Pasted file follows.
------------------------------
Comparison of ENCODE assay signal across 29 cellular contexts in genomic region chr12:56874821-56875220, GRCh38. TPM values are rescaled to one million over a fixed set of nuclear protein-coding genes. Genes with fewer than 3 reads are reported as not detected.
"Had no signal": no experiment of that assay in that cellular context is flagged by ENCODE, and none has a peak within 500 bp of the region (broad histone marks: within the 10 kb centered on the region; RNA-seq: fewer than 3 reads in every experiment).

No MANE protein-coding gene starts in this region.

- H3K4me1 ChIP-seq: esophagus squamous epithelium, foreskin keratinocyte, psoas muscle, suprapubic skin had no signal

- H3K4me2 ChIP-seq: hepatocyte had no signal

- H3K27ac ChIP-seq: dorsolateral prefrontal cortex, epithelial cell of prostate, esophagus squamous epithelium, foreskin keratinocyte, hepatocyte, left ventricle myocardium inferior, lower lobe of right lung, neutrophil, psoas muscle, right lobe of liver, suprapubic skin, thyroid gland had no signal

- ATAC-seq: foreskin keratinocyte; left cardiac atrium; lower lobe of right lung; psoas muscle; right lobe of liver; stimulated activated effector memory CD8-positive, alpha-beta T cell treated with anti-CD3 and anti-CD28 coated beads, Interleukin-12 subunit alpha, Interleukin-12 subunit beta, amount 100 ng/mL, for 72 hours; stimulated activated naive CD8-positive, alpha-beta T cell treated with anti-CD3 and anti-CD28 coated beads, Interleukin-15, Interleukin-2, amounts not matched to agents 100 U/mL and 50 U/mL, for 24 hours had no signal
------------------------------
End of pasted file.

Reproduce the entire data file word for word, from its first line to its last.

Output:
Comparison of ENCODE assay signal across 29 cellular contexts in genomic region chr12:56874821-56875220, GRCh38. TPM values are rescaled to one million over a fixed set of nuclear protein-coding genes. Genes with fewer than 3 reads are reported as not detected.
"Had no signal": no experiment of that assay in that cellular context is flagged by ENCODE, and none has a peak within 500 bp of the region (broad histone marks: within the 10 kb centered on the region; RNA-seq: fewer than 3 reads in every experiment).

No MANE protein-coding gene starts in this region.

- H3K4me1 ChIP-seq: esophagus squamous epithelium, foreskin keratinocyte, psoas muscle, suprapubic skin had no signal

- H3K4me2 ChIP-seq: hepatocyte had no signal

- H3K27ac ChIP-seq: dorsolateral prefrontal cortex, epithelial cell of prostate, esophagus squamous epithelium, foreskin keratinocyte, hepatocyte, left ventricle myocardium inferior, lower lobe of right lung, neutrophil, psoas muscle, right lobe of liver, suprapubic skin, thyroid gland had no signal

- ATAC-seq: foreskin keratinocyte; left cardiac atrium; lower lobe of right lung; psoas muscle; right lobe of liver; stimulated activated effector memory CD8-positive, alpha-beta T cell treated with anti-CD3 and anti-CD28 coated beads, Interleukin-12 subunit alpha, Interleukin-12 subunit beta, amount 100 ng/mL, for 72 hours; stimulated activated naive CD8-positive, alpha-beta T cell treated with anti-CD3 and anti-CD28 coated beads, Interleukin-15, Interleukin-2, amounts not matched to agents 100 U/mL and 50 U/mL, for 24 hours had no signal